What were your biggest achievements in 2022?

This was a significant year for Diversity Arts. We launched the remaining topic areas of the Creative Equity Toolkit, an incredible website that supports the cultural sector in its diversity, inclusion, and anti-racism goals. Since launching, we’ve had significant growth in newsletter signups, subscribers, and website engagement.

We also launched a new season of our Colour Cycle podcast, which has been shortlisted this month as a finalist in the Australian Podcast Awards. Our podcast talks to established and emerging creative practitioners to share inspiration and practical strategies with the sector. Our latest season was produced by participants in our StoryCasters program, a training hub for young, culturally diverse citizen journalists and content creators from Western Sydney.

Do you have any tips or words of wisdom for people working in other purpose-driven businesses?

To have the stamina and avoid burnout, we need to pace ourselves and remind ourselves regularly that we’re in it for the long haul. In small-to-medium-sized organisations, this is particularly important after the advent of Covid, where we’re rethinking how we work and many people have dealt with personal crises and health issues. The work we do isn’t going away in a hurry, and it’s important to regularly take stock of all the progress you’ve achieved so far – slowly nurture that progress, and build upon it.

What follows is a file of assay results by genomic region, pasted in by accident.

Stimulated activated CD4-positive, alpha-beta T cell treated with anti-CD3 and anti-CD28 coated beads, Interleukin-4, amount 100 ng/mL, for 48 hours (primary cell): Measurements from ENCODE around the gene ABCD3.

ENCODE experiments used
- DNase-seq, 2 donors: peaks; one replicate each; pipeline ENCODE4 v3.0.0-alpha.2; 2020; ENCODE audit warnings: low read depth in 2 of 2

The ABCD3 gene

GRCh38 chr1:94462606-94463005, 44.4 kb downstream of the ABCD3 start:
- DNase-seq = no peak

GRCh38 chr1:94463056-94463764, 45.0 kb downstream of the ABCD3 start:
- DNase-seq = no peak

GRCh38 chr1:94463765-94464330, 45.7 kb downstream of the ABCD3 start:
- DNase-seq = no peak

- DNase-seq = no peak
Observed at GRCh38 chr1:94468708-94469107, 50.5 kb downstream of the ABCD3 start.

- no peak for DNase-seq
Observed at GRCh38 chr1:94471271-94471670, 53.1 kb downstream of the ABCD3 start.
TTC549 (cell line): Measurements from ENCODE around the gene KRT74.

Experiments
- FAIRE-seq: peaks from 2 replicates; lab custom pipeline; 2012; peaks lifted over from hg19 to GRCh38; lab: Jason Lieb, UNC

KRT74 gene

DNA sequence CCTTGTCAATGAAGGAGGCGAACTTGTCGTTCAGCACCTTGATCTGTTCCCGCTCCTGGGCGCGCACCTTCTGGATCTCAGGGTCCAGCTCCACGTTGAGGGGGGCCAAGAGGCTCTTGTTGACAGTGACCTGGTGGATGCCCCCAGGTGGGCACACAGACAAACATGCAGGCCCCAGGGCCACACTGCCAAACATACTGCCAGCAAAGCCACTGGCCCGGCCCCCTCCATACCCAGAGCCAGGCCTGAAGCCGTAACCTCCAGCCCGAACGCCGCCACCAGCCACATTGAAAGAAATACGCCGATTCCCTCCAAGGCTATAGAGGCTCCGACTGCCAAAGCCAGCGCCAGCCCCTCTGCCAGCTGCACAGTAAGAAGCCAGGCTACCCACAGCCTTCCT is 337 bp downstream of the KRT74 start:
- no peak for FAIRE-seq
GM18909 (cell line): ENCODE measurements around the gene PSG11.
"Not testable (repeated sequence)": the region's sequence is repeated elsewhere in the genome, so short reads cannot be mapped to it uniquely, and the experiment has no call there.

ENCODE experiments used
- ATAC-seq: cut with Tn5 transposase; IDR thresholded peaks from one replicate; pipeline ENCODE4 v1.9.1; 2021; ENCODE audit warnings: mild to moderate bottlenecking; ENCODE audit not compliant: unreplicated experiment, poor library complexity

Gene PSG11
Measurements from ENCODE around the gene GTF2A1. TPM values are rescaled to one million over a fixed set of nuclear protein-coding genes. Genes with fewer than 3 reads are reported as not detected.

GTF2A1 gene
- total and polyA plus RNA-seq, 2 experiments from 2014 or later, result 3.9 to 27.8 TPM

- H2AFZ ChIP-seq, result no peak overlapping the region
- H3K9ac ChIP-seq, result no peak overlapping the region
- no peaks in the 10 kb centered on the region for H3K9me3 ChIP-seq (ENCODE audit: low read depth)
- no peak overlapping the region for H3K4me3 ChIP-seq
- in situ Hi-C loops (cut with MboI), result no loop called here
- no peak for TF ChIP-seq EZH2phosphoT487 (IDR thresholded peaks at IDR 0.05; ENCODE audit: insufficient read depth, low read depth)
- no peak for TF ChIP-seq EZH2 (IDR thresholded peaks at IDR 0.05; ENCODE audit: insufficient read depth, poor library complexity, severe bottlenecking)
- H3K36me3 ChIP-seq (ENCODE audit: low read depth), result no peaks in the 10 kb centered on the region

Rainbow Families – Ashley Scott, Executive Officer

A group of people standing together with pink tshirts on

Tell us a bit about Rainbow Families – what’s your mission?

Rainbow Families is the peak organisation supporting LGBTQ+ parents and their children. As a charity, Rainbow Families works to reduce discrimination and disadvantage faced by children of LGBTQ+ parents so they can thrive and shine. 

How did you hear about the Flexi-Impact Program?

I heard about the Flexi-Impact Program through a grant application I put in with another organisation. Although we did not receive the grant we hoped for, the silver lining was access to Hub for a year which has been fantastic.

What are your favourite things about being part of the Hub community?

Being part of the Hub community has been amazing for me. Rainbow Families is a small, volunteer-powered charity. I am the only employee, which can be isolating at times. Coming into a busy office full of people is so important for my enjoyment at work. I’ve also enjoyed the flexibility of the workspace: standing desks, communal desks, and the phone booths for meetings.